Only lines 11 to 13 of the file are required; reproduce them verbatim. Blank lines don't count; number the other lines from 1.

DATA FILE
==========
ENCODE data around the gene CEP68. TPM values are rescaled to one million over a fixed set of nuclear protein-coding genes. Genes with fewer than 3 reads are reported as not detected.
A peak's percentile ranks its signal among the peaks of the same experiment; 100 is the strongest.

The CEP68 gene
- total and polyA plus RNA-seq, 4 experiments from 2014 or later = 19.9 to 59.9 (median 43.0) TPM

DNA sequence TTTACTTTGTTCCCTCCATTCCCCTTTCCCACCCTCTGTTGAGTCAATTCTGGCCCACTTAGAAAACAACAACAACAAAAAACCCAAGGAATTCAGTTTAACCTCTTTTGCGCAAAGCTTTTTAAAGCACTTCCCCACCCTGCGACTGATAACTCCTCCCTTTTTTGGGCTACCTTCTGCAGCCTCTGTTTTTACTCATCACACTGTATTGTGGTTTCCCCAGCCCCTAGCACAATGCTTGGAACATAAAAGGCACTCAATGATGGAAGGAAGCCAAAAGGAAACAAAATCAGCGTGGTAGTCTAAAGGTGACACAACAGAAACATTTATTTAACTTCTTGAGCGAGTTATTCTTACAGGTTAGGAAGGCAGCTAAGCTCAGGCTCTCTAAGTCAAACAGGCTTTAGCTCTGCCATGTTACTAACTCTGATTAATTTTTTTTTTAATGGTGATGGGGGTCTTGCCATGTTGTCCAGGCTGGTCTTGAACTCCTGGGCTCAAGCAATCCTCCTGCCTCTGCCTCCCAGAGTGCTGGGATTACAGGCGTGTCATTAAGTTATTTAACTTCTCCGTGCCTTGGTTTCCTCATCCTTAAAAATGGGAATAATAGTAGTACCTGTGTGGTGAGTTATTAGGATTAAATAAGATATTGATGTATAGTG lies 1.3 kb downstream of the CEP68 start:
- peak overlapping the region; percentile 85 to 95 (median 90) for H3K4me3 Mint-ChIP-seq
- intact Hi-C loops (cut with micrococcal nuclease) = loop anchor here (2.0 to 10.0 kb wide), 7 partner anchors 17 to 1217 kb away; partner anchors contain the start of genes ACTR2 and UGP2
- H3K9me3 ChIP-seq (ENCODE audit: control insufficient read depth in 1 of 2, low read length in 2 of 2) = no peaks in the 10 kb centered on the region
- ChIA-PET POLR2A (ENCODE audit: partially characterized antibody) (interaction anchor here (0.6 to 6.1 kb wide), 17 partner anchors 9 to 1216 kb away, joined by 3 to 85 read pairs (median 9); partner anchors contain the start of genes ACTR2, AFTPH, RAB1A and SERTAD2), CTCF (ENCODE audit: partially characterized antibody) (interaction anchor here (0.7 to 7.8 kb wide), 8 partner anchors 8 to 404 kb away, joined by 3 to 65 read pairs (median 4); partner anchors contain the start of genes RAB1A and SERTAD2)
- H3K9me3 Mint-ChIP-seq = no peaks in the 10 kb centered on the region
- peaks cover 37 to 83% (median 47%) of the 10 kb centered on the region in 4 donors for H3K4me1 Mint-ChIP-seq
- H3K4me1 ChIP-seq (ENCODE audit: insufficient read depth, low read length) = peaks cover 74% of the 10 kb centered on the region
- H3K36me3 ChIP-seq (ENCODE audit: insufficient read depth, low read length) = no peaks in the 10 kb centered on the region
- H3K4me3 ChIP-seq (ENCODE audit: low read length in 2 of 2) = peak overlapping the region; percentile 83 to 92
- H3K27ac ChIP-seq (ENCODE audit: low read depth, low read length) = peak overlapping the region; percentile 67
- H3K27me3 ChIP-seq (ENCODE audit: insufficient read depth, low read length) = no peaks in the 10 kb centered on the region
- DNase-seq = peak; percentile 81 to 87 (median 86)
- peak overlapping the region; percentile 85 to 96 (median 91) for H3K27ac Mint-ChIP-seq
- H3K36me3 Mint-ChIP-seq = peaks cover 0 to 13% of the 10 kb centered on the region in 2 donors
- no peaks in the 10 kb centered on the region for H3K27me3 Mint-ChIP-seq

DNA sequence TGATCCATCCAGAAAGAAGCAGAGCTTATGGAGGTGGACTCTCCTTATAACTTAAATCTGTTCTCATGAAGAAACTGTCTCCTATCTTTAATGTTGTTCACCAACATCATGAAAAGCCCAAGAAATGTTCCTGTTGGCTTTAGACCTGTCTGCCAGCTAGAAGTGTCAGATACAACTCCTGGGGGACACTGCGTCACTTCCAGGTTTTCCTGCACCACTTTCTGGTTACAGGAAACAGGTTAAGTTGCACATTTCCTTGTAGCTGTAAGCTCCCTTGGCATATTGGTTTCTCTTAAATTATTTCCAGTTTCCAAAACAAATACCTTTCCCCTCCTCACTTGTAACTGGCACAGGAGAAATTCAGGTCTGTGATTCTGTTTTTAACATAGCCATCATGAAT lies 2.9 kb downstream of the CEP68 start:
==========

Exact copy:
- peaks cover 37 to 83% (median 47%) of the 10 kb centered on the region in 4 donors for H3K4me1 Mint-ChIP-seq
- H3K4me1 ChIP-seq (ENCODE audit: insufficient read depth, low read length) = peaks cover 74% of the 10 kb centered on the region
- H3K36me3 ChIP-seq (ENCODE audit: insufficient read depth, low read length) = no peaks in the 10 kb centered on the region